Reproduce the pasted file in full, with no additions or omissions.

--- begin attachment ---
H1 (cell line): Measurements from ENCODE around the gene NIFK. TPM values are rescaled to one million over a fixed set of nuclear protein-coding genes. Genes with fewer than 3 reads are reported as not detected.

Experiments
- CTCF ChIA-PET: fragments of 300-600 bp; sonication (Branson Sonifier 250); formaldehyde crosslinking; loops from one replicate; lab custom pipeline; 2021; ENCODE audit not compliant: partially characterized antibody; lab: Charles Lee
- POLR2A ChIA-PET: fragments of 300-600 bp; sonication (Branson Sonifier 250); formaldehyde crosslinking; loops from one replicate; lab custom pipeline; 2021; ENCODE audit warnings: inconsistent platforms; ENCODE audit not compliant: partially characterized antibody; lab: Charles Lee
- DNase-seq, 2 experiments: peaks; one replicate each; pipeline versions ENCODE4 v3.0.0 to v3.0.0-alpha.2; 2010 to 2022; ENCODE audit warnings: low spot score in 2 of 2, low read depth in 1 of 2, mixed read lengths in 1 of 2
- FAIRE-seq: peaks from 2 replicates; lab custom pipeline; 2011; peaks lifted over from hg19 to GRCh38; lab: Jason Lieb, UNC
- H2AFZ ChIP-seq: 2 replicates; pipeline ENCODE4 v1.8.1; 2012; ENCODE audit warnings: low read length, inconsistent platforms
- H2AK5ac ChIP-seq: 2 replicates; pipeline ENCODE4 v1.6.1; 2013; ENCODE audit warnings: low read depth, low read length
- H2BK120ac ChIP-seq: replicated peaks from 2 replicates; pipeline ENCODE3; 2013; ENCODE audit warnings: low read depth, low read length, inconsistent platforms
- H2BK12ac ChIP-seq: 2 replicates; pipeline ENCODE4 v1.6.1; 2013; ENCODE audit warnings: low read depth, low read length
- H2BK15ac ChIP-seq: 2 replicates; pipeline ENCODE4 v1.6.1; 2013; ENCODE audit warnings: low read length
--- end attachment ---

H1 (cell line): Measurements from ENCODE around the gene NIFK. TPM values are rescaled to one million over a fixed set of nuclear protein-coding genes. Genes with fewer than 3 reads are reported as not detected.

Experiments
- CTCF ChIA-PET: fragments of 300-600 bp; sonication (Branson Sonifier 250); formaldehyde crosslinking; loops from one replicate; lab custom pipeline; 2021; ENCODE audit not compliant: partially characterized antibody; lab: Charles Lee
- POLR2A ChIA-PET: fragments of 300-600 bp; sonication (Branson Sonifier 250); formaldehyde crosslinking; loops from one replicate; lab custom pipeline; 2021; ENCODE audit warnings: inconsistent platforms; ENCODE audit not compliant: partially characterized antibody; lab: Charles Lee
- DNase-seq, 2 experiments: peaks; one replicate each; pipeline versions ENCODE4 v3.0.0 to v3.0.0-alpha.2; 2010 to 2022; ENCODE audit warnings: low spot score in 2 of 2, low read depth in 1 of 2, mixed read lengths in 1 of 2
- FAIRE-seq: peaks from 2 replicates; lab custom pipeline; 2011; peaks lifted over from hg19 to GRCh38; lab: Jason Lieb, UNC
- H2AFZ ChIP-seq: 2 replicates; pipeline ENCODE4 v1.8.1; 2012; ENCODE audit warnings: low read length, inconsistent platforms
- H2AK5ac ChIP-seq: 2 replicates; pipeline ENCODE4 v1.6.1; 2013; ENCODE audit warnings: low read depth, low read length
- H2BK120ac ChIP-seq: replicated peaks from 2 replicates; pipeline ENCODE3; 2013; ENCODE audit warnings: low read depth, low read length, inconsistent platforms
- H2BK12ac ChIP-seq: 2 replicates; pipeline ENCODE4 v1.6.1; 2013; ENCODE audit warnings: low read depth, low read length
- H2BK15ac ChIP-seq: 2 replicates; pipeline ENCODE4 v1.6.1; 2013; ENCODE audit warnings: low read length